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Our Father follows the lives of two estranged and completely opposite sisters, Beta (Baize Buzan) and Zelda (Allison Torrem). Living in modern-day Chicago, their lives take a dramatic turn as they are forced to reconnect after the unexpected death of their father. Our Father is an unusual film, not quite fitting neatly into any genre, but rather carving out its own story and blending tropes to form something of a dark comedy, thriller, and neo-noir.
Director: Bradley Grant Smith
Release date: March 17, 2021 (SXSW)
Rating: Not yet rated
Beta and Zelda are both in a mess at the start of the film. Beta has broken up with her partner and, bizarrely, is living in her car. Her younger sister Zelda is living in a derelict boarding house, unemployed, and getting into damaging relationships. At 25, Beta is the older and smarter of the two: she’s secured a place at Yale to do a postgraduate degree, but it’s a detail that feels bolted on and she barely admits it to anyone, wishing to make a quiet exit. That is, until the news of their fathers’ death means she chooses to stay at home and resolve things with family.
The girls have a complicated relationship with their relatives. Their father had a second family, and it’s a difficult dynamic for them to navigate, especially now they’re left without any kind of parental guidance. The first 45 minutes of the film is concerned with them finding each other, and the second half follows them as they track down their uncle, a so-called religious fanatic who disappeared years ago. It felt as though this storyline would make up a much more significant part of the film, but there what feels like a very long preamble, in which we see the sisters get into difficult situations.
Although I found that Beta had redeeming qualities, I struggled to sympathise with Zelda’s character. When she’s not spending time with much older men, she’s lashing out at the world for alienating her. There was only one pertinent moment, after she was harassed, saying: “I feel like I’m trespassing by just being alive.” A lot of women, in light of recent events with the Sarah Everard case, can sympathise with this kind of thinking. It’s just unfortunate that she takes for granted all the care and attention that her sister gives her and that she can’t see the good in front of her. It feels as though she’s always looking for something better to give her life meaning and purpose when she already has a real connection with her sister.
If the film got off to a rocky start, throwing out jokes that don’t land, it doesn’t improve much in terms of any character development. Overall, I felt that many of the supporting characters were off — they weren’t fleshed out and it felt as though everyone the girls come into contact with, bar one or two people, are deliberately antagonistic towards them. The plot lacked unity and, rather than seamlessly creating a link between cause and effect, many of the moments were bolted together. For instance, the girls attend a meeting at their father’s old house – they argue with their half-brothers – they return home and Zelda remembers she’s swiped old letters with clues to their father’s brother.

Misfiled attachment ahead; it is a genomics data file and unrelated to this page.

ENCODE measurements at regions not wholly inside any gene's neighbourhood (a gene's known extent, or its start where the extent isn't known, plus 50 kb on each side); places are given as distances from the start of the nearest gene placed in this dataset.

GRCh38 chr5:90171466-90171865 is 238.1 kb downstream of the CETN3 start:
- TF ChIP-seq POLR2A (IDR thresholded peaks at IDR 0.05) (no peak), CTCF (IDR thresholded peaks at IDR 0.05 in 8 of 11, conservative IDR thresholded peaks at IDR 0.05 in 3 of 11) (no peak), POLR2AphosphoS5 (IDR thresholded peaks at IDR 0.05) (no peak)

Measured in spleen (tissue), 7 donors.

There’s also an unusual plotline about something called M.O.O.S.E – the Moral Order Of Souls Eternal, which is a pseudo-Church of Scientology where their estranged uncle apparently spent a lot of time before he disappeared. If it intends to be funny, it is to begin with, but then it takes on a much more sinister tone as they encounter a brother of the order inside. That encounter, paired with Zelda’s self-harming tendencies, makes the film uncomfortable and dissolves any kind of comedy that there might have been up until then.
There is one good part of this film: in the final act, Beta finally reconnects with her long-lost uncle. He turns out to be a good man who cares about other people, but he has long since given up trying to help or resume anyone in the family. Instead, he passes his days as a piano store night security guard, an otherwise incognito existence that means he can stay low and mind his own business. He still maintains his faith, even though everyone around him is sceptical. Some of his reflections on religion and one’s individual space are novel, but ultimately it feels a bit gratuitous and lets down Beta, who has been looking for a real connection with her family members.
On the whole, while the premise seems intriguing and there is scope for interesting character studies, the result felt a little like something that needs work. As a directorial debut, Our Father disappointed, leaving a gap between expectations and reality.